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Old 01-26-2012, 09:00 PM   #31
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Although I haven't done this, you could also make a compound butter with fresh peeled grated root and roasted garlic, I wouldn't keep it around for long tho.
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Old 05-29-2012, 08:52 PM   #32
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I planted some invasive horseradish outside the garden, hopefully it won't take over anything much.

Made some horseradish to eat.
I peeled the horseradish, there were a lot of brown spots under the outside peel, I peeled that away too.
In a tall narrow bowl I chopped it up with a hand blender. Yes I had to leave the room 3 times in the process--my eyes watering, well, that's good for eyes anyway.
If you ran a fan across the work area and a fan taking air out the window, you could do this in the house, otherwise, I wouldn't recommend it.
I mixed the horseradish after letting it hotter and hotter for about 30 minutes, with vinegar, salt and citric acid. Put it in the old horseradish container (cleaned out). The older stuff was losing flavor. The new stuff is HOT, really good.
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Old 05-29-2012, 08:58 PM   #33
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How would you compare tearing from horseradish with tearing from onions? :)
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Old 05-29-2012, 08:58 PM   #34
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Quote:
Originally Posted by blissful View Post
I planted some invasive horseradish outside the garden, hopefully it won't take over anything much.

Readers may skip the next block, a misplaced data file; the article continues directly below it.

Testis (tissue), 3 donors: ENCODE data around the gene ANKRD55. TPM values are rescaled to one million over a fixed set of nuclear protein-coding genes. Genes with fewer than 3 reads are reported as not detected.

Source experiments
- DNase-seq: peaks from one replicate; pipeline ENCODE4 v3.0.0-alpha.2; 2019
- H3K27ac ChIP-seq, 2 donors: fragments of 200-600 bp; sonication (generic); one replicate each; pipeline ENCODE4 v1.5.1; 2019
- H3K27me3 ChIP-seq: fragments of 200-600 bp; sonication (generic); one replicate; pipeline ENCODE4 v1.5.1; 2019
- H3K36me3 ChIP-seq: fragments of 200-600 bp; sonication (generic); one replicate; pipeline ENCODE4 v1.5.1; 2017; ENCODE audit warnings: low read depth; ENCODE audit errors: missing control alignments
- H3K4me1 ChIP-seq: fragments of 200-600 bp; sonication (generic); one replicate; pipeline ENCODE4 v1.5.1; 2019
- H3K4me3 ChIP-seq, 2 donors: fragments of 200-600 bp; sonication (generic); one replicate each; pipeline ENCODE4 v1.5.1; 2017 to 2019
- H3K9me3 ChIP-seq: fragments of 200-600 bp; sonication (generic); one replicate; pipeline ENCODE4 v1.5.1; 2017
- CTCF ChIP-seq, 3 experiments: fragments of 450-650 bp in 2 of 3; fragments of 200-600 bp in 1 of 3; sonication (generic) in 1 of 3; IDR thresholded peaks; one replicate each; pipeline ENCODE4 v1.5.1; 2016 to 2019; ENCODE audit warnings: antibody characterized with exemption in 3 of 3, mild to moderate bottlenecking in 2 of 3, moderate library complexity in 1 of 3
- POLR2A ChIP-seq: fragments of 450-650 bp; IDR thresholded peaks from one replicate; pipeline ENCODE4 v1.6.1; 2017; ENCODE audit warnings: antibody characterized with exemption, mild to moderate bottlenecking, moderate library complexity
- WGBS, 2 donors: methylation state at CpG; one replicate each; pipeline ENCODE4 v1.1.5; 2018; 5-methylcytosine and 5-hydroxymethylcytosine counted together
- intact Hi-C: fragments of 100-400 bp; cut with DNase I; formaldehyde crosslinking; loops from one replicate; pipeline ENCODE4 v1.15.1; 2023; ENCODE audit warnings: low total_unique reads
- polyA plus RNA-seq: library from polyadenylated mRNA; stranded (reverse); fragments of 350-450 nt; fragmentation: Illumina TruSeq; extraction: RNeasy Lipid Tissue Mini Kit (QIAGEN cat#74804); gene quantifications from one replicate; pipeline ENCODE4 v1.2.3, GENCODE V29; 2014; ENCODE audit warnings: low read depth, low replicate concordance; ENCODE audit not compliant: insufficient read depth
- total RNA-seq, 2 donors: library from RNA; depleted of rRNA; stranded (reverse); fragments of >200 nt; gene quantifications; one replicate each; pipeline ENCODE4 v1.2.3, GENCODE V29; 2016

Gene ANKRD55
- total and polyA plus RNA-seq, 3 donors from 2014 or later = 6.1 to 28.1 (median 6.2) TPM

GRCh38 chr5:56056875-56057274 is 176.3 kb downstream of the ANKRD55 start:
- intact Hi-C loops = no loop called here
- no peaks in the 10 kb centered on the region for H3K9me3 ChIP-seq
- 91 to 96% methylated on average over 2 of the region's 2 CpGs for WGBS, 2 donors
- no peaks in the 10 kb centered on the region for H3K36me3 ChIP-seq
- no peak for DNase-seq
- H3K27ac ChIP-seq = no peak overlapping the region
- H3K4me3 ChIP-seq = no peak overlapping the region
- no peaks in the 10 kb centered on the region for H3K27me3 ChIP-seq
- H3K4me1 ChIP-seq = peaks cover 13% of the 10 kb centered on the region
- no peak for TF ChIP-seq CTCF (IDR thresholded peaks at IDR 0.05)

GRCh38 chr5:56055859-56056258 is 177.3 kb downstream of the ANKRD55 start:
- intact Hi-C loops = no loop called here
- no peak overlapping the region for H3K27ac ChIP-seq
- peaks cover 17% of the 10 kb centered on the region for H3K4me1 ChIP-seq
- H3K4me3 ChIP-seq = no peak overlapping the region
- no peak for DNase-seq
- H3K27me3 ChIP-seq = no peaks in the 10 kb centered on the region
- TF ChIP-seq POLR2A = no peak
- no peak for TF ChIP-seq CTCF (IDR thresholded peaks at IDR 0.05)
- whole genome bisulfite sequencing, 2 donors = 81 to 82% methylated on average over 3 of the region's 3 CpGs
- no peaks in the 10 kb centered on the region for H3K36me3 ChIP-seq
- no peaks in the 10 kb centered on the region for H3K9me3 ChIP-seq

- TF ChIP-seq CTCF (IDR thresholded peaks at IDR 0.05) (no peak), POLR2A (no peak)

Made some horseradish to eat.
I peeled the horseradish, there were a lot of brown spots under the outside peel, I peeled that away too.
In a tall narrow bowl I chopped it up with a hand blender. Yes I had to leave the room 3 times in the process--my eyes watering, well, that's good for eyes anyway.
If you ran a fan across the work area and a fan taking air out the window, you could do this in the house, otherwise, I wouldn't recommend it.
I mixed the horseradish after letting it hotter and hotter for about 30 minutes, with vinegar, salt and citric acid. Put it in the old horseradish container (cleaned out). The older stuff was losing flavor. The new stuff is HOT, really good.
Makes me want to find a spot in my garden to fit a row of horseradish.
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Old 05-29-2012, 09:12 PM   #35
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How would you compare tearing from horseradish with tearing from onions? :)
Heh. Not even close. You can't breathe with horseradish.
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Old 05-29-2012, 09:14 PM   #36
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How would you compare tearing from horseradish with tearing from onions? :)
Onion fumes dissipate after a few minutes and then I can work on them again and usually finish them. Horseradish fumes were full force 15 minutes later and it took less than a minute for me to walk away from it again! I looked around for goggles but couldn't find any.